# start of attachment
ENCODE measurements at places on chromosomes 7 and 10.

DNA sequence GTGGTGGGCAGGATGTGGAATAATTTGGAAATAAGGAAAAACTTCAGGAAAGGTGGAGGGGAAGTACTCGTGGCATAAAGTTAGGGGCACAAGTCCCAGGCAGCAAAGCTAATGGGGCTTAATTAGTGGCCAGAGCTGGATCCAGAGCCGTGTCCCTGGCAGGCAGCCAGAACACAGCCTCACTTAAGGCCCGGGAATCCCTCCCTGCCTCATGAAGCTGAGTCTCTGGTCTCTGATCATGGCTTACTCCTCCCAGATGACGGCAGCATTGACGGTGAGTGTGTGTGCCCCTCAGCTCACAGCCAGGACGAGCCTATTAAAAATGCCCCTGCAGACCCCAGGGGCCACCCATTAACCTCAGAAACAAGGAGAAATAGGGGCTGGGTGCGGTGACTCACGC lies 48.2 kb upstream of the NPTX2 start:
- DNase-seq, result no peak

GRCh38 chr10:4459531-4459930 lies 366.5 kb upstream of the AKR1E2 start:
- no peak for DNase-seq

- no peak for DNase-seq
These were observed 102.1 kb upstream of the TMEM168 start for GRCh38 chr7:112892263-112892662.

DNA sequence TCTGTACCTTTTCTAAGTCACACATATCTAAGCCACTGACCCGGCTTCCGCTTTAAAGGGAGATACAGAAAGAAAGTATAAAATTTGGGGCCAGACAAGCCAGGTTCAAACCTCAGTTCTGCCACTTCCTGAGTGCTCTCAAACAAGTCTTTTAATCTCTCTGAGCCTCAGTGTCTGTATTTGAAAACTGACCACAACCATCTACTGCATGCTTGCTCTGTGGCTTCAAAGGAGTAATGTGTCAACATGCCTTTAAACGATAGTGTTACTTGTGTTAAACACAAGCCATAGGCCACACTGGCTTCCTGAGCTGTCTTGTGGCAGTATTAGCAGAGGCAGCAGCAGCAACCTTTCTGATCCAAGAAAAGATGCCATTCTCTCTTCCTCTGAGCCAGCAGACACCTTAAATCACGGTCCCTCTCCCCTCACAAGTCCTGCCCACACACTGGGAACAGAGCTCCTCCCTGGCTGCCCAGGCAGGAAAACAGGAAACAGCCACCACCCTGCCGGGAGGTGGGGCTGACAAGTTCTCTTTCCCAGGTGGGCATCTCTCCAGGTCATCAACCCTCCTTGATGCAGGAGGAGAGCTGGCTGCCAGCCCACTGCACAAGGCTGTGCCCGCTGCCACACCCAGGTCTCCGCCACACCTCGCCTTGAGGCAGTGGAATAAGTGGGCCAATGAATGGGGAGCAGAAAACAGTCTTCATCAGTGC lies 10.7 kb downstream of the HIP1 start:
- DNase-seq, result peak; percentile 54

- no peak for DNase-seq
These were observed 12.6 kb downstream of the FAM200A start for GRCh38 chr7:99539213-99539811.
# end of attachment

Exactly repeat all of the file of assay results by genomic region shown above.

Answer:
ENCODE measurements at places on chromosomes 7 and 10.

DNA sequence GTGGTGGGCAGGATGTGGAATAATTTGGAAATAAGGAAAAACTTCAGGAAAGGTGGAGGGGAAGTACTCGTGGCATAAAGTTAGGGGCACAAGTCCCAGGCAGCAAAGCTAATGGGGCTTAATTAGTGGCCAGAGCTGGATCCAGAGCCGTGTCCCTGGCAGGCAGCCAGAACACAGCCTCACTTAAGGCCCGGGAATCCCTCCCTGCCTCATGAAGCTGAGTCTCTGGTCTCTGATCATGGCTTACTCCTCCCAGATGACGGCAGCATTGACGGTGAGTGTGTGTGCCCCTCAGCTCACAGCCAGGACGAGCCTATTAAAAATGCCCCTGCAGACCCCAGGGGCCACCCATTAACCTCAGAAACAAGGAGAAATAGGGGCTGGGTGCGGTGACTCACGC lies 48.2 kb upstream of the NPTX2 start:
- DNase-seq, result no peak

GRCh38 chr10:4459531-4459930 lies 366.5 kb upstream of the AKR1E2 start:
- no peak for DNase-seq

- no peak for DNase-seq
These were observed 102.1 kb upstream of the TMEM168 start for GRCh38 chr7:112892263-112892662.

DNA sequence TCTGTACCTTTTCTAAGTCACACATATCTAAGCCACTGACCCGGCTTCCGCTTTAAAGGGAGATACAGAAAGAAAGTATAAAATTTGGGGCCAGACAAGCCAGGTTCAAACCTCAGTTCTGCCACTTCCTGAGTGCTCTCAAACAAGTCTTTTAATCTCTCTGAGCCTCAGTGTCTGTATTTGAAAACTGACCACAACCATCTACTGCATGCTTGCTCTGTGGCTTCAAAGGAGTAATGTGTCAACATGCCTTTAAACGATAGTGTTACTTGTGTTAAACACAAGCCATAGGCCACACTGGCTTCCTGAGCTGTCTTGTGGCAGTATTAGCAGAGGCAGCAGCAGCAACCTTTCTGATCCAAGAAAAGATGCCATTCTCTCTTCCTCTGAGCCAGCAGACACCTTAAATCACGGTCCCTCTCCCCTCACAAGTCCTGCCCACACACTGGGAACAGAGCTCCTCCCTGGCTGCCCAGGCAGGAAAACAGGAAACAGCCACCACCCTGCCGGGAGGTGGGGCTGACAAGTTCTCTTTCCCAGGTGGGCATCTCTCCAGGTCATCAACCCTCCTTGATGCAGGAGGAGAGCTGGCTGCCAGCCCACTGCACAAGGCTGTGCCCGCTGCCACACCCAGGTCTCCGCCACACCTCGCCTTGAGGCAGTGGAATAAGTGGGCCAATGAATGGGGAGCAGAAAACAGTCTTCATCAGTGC lies 10.7 kb downstream of the HIP1 start:
- DNase-seq, result peak; percentile 54

- no peak for DNase-seq
These were observed 12.6 kb downstream of the FAM200A start for GRCh38 chr7:99539213-99539811.